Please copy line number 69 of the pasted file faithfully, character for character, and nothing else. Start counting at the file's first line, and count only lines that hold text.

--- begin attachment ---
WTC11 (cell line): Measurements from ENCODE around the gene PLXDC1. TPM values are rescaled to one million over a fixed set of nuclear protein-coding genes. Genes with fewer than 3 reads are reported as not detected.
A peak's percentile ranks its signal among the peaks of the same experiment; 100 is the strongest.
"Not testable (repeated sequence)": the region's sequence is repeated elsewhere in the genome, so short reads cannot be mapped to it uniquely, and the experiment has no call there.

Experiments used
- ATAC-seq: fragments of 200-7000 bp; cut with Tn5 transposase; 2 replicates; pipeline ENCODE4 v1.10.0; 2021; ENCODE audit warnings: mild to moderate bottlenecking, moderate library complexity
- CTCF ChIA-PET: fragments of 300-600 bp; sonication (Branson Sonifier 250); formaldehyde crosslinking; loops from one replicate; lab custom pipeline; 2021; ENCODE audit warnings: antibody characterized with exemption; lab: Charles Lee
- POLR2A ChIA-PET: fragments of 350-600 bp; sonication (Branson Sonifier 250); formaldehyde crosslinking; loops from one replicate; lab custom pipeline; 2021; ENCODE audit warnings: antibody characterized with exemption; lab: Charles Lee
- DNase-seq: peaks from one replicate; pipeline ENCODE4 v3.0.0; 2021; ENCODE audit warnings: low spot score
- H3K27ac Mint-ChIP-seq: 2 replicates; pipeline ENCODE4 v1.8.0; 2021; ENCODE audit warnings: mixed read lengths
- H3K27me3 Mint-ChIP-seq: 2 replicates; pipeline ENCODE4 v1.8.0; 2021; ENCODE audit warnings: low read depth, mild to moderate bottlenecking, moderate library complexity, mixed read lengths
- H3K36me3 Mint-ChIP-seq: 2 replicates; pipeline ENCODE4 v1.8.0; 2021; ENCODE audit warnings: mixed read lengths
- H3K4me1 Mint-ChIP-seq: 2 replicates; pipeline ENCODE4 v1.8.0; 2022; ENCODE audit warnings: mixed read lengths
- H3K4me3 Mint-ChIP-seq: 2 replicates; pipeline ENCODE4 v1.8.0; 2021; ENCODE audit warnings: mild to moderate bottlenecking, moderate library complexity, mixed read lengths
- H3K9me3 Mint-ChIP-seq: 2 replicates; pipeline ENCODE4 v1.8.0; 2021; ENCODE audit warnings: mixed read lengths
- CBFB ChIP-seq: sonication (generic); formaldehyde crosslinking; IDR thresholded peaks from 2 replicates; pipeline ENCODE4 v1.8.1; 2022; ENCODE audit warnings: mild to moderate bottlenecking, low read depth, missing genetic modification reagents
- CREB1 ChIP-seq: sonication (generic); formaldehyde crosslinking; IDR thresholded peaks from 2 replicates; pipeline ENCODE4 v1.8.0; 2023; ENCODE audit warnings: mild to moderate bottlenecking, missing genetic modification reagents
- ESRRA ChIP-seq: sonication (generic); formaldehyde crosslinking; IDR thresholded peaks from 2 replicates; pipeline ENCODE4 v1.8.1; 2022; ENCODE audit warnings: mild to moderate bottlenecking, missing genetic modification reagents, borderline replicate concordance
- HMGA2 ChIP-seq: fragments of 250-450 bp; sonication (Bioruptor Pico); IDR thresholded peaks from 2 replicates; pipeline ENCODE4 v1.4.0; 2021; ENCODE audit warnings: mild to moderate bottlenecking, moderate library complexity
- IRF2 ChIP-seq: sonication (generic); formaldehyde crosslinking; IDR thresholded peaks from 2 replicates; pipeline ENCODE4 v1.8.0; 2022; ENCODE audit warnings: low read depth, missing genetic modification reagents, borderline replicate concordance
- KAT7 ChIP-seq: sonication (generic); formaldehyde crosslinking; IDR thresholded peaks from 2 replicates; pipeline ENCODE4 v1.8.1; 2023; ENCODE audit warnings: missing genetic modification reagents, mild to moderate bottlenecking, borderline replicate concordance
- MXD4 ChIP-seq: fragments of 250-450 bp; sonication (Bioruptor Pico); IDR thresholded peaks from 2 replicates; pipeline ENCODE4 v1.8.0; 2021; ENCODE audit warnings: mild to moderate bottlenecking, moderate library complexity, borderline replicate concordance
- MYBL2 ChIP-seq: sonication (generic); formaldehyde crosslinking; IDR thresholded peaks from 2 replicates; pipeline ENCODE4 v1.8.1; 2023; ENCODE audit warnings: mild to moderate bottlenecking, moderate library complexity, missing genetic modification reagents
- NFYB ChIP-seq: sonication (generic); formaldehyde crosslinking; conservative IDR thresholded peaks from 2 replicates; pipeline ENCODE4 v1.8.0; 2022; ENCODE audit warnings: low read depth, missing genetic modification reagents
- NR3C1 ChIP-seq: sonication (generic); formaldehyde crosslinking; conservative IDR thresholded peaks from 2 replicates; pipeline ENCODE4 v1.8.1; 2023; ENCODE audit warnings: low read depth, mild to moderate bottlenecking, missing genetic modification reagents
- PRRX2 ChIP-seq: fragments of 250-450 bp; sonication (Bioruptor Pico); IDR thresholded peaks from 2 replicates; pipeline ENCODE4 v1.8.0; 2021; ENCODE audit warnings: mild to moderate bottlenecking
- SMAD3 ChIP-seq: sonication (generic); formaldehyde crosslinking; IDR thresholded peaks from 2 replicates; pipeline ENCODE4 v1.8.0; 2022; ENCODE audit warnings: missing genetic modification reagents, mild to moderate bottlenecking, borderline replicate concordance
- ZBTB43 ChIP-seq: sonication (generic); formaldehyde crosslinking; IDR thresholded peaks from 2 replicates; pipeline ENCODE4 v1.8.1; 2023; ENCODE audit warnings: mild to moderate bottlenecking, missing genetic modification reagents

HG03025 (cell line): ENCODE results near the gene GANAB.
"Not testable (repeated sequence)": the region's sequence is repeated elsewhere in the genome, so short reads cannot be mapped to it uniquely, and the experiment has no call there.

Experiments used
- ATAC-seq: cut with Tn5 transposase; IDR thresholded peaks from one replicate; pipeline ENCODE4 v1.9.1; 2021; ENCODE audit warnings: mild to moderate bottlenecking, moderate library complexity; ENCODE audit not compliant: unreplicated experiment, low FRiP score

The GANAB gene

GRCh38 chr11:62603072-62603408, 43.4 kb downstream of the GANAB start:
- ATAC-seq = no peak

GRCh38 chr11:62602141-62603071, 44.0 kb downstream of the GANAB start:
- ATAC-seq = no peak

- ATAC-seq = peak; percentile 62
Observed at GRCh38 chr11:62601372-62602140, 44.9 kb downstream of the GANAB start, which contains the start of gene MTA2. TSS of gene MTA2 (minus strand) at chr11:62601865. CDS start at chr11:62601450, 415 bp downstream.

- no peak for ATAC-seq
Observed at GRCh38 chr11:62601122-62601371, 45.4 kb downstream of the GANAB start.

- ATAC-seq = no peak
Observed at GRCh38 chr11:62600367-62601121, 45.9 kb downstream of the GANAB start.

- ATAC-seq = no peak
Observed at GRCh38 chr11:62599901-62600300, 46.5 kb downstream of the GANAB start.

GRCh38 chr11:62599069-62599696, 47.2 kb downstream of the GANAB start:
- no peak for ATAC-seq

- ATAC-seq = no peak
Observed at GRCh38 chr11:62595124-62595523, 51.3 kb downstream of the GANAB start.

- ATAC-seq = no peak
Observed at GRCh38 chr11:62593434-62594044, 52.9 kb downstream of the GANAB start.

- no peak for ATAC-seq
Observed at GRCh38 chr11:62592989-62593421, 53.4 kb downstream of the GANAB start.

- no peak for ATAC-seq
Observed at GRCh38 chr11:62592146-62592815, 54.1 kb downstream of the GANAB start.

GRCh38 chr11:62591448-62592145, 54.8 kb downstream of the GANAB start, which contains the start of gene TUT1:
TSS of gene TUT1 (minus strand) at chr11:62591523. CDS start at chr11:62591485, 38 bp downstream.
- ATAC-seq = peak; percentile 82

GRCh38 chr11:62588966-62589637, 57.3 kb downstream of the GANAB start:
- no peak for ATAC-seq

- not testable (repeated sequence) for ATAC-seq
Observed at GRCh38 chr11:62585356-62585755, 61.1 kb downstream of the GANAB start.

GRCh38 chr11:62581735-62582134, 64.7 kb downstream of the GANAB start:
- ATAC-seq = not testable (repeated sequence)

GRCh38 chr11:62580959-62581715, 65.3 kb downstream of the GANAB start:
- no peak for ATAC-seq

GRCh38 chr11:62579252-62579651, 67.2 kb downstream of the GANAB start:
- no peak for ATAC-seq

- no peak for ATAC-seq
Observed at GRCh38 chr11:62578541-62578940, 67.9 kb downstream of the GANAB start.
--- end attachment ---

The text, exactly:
Observed at GRCh38 chr11:62578541-62578940, 67.9 kb downstream of the GANAB start.